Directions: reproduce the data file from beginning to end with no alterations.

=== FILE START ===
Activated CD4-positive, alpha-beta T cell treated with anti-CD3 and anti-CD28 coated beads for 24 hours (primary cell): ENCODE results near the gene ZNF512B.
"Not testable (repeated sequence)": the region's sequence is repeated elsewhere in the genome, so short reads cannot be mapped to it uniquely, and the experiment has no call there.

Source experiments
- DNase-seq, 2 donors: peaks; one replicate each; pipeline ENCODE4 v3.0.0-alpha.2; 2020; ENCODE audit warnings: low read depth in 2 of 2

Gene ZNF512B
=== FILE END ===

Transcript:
Activated CD4-positive, alpha-beta T cell treated with anti-CD3 and anti-CD28 coated beads for 24 hours (primary cell): ENCODE results near the gene ZNF512B.
"Not testable (repeated sequence)": the region's sequence is repeated elsewhere in the genome, so short reads cannot be mapped to it uniquely, and the experiment has no call there.

Source experiments
- DNase-seq, 2 donors: peaks; one replicate each; pipeline ENCODE4 v3.0.0-alpha.2; 2020; ENCODE audit warnings: low read depth in 2 of 2

Gene ZNF512B